Earlier this year, the Office of the Inspector General for the U.S. Postal Service circulated a white paper suggesting the post office begin providing “non-bank financial services to the underserved.”
To be clear, at the moment this is only an idea. The cash-strapped post office, which lost a staggering $5 billion last year, is looking for ways to increase its revenue. The report introduces the idea of banking services as a possibility. The white paper says that 68 million adults in the US do not have a bank account, and that they would benefit from the Post Office offering banking services. What is probably tempting them is the $89 billion the USPS says that these underserved customers paid to “alternative financial services” in 2012.
The white paper (PDF) floated the idea of payday loans, check cashing and digital currency exchanges, including Bitcoin. The post office views the future as a cashless economy with digital funds. So it is also exploring the idea of prepaid cards, wire transfers, e-commerce and mobile payments. See the image above (from the whitepaper) suggesting the range of services that would be provided.
A Range of Reactions
Predictably, bankers got riled up upon hearing the news, telling the debt-ridden USPS to stick to what they are supposed to do and not get involved in an area they know little about. An NPR story quotes Consumer Bankers Association CEO Richard Hunt as calling the idea essentially stupid. He says it is “the typical Washington, D.C., mentality. You’ve got an agency of the government losing money, so what do they say? ‘Well, maybe we should go to a field that we know nothing about ’cause there’s possibly money there.’ That would be like my flying a 747 because I slept at a Holiday Inn Express last night.”
Others suggested the plan would be a way to rescue the USPS from financial difficulties. Time Magazine, for instance, says the idea could “save the Post Office from extinction.”
Senator Elizabeth Warren wrote in an op-ed that if the USPS provided financial services it could make a difference in the lives of the poor. The poor, she points out, tend to pay high fees. They frequent payday lenders and check cashing services, instead of traditional banks.
Professor Lisa Savon pointed out in a different op-ed, in the Wall Street Journal, that it’s not so easy to make money on financial services. She writes, “I’m skeptical about whether the Postal Service can provide, on a large scale and at a better price, the financial products and services low- and moderate-income Americans want.”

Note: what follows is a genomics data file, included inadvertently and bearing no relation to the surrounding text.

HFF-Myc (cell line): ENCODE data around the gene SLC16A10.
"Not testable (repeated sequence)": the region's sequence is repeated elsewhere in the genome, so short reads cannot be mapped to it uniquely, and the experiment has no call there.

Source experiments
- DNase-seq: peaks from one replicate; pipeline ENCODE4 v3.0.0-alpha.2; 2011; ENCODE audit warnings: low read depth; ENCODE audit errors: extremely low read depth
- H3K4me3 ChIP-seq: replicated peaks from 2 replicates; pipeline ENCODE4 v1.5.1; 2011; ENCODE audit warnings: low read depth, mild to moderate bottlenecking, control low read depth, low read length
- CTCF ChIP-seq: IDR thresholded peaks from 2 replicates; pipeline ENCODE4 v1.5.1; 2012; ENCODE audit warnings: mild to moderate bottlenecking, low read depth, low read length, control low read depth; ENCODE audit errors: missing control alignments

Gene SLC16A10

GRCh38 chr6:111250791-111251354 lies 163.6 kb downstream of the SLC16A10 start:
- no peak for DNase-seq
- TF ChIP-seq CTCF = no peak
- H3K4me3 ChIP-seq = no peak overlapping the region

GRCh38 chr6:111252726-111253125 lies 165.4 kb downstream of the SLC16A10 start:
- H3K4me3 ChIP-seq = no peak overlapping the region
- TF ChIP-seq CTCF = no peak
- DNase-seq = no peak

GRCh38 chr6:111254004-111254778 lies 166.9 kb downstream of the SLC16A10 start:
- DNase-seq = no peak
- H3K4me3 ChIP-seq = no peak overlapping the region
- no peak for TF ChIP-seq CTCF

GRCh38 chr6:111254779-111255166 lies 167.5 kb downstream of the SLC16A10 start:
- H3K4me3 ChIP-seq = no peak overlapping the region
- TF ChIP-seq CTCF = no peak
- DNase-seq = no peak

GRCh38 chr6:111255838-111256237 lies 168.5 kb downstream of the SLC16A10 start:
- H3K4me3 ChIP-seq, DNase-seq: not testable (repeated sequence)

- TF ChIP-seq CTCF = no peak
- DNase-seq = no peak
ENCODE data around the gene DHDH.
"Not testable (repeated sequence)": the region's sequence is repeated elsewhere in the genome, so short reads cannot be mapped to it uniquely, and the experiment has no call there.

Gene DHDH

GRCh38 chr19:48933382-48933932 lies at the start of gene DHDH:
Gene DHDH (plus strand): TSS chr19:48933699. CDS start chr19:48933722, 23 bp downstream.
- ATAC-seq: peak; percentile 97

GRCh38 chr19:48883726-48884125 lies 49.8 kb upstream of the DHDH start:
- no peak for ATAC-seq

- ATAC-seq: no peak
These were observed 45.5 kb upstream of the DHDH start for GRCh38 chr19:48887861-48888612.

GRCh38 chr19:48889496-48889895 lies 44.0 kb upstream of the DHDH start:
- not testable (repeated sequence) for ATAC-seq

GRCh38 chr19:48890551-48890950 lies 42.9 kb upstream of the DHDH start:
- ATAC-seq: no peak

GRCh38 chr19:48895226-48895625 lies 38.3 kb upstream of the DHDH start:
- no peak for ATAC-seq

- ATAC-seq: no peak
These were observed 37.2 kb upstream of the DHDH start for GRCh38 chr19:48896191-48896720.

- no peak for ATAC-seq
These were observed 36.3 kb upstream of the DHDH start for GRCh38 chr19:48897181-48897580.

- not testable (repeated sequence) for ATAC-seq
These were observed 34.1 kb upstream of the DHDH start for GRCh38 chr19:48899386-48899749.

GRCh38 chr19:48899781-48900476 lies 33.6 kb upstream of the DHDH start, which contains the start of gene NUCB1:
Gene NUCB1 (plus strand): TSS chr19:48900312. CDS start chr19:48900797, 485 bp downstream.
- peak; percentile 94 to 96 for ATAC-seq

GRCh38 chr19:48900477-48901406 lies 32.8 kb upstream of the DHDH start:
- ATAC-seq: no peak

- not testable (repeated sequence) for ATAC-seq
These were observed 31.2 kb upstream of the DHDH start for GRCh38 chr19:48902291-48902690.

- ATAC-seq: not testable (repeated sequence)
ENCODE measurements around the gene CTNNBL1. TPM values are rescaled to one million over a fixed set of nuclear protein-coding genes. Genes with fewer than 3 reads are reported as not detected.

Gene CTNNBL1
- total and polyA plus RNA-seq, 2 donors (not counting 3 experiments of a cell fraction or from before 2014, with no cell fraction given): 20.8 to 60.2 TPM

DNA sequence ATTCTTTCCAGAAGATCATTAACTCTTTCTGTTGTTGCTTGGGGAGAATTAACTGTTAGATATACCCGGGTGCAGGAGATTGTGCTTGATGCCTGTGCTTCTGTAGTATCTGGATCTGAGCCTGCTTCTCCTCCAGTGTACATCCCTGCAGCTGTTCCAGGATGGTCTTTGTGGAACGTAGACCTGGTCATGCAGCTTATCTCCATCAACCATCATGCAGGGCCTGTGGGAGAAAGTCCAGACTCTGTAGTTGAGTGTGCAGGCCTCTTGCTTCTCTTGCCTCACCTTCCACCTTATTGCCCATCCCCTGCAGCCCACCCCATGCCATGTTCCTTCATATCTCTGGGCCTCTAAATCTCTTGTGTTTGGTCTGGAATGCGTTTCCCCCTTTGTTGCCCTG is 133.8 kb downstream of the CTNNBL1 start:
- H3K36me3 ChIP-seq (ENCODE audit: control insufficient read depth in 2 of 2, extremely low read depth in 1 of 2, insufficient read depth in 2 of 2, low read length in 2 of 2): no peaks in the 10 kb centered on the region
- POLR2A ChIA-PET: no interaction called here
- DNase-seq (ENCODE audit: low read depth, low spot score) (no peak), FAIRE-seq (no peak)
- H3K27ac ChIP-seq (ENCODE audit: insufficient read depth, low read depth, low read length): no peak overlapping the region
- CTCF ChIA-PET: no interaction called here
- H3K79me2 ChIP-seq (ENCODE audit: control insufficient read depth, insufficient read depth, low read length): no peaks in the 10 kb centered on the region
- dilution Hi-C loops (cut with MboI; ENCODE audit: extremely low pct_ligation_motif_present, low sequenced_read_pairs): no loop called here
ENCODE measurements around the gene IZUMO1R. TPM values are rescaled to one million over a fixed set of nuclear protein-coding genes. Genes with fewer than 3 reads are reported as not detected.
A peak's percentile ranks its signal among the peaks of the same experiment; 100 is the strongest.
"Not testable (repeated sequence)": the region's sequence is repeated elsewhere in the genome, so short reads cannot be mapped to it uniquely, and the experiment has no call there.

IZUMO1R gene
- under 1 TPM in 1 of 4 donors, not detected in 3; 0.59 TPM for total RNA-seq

For its part, the USPS’s Inspector General is insisting that all it wants to do is complement banks’ offerings. “The Office of Inspector General is not suggesting that the Postal Service become a bank or openly compete with banks,” the paper’s executive summary reads. “To the contrary, we are suggesting that the Postal Service could greatly complement banks’ offerings.”
A Case of Core Competencies
What many Americans don’t realize is that this isn’t exactly a new idea. The Post Office offered banking from 1910 to 1966. Thank William Howard Taft. So in one sense this proposal is suggesting that the USPS pick up from where they left off — simply updating for the 21st century.
Still, nearly 50 years have passed since the Postal Service last offered financial services. In that time, financial services have gotten far more technologically complex. For the USPS it would be like starting all over again at something brand new.
For now, talk about this proposal has died down. But these proposals have a way of not dying, and resurfacing later.
As small business owners — often heavy users of the USPS for mail and package delivery — most of us are challenged everyday with sticking to our core competencies.
For all of its status as a quasi-private enterprise, the USPS first and foremost owes the public a duty to deliver mail to all. Would you rather have a USPS that does a good job delivering mail and packages — or one that faces distraction, poor operating performance issues and losses that can follow when stepping outside core competencies?
It’s something to think about.